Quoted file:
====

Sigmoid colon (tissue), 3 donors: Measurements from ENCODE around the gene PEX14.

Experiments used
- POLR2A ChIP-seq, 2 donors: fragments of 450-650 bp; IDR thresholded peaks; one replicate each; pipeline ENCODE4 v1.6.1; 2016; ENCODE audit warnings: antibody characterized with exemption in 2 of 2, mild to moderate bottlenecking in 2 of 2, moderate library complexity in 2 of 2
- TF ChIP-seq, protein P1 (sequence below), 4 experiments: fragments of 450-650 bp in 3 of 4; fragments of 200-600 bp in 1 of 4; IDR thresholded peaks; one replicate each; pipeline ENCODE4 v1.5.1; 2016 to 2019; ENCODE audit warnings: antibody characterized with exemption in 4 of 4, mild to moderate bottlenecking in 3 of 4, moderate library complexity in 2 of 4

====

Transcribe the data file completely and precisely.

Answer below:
Sigmoid colon (tissue), 3 donors: Measurements from ENCODE around the gene PEX14.

Experiments used
- POLR2A ChIP-seq, 2 donors: fragments of 450-650 bp; IDR thresholded peaks; one replicate each; pipeline ENCODE4 v1.6.1; 2016; ENCODE audit warnings: antibody characterized with exemption in 2 of 2, mild to moderate bottlenecking in 2 of 2, moderate library complexity in 2 of 2
- TF ChIP-seq, protein P1 (sequence below), 4 experiments: fragments of 450-650 bp in 3 of 4; fragments of 200-600 bp in 1 of 4; IDR thresholded peaks; one replicate each; pipeline ENCODE4 v1.5.1; 2016 to 2019; ENCODE audit warnings: antibody characterized with exemption in 4 of 4, mild to moderate bottlenecking in 3 of 4, moderate library complexity in 2 of 4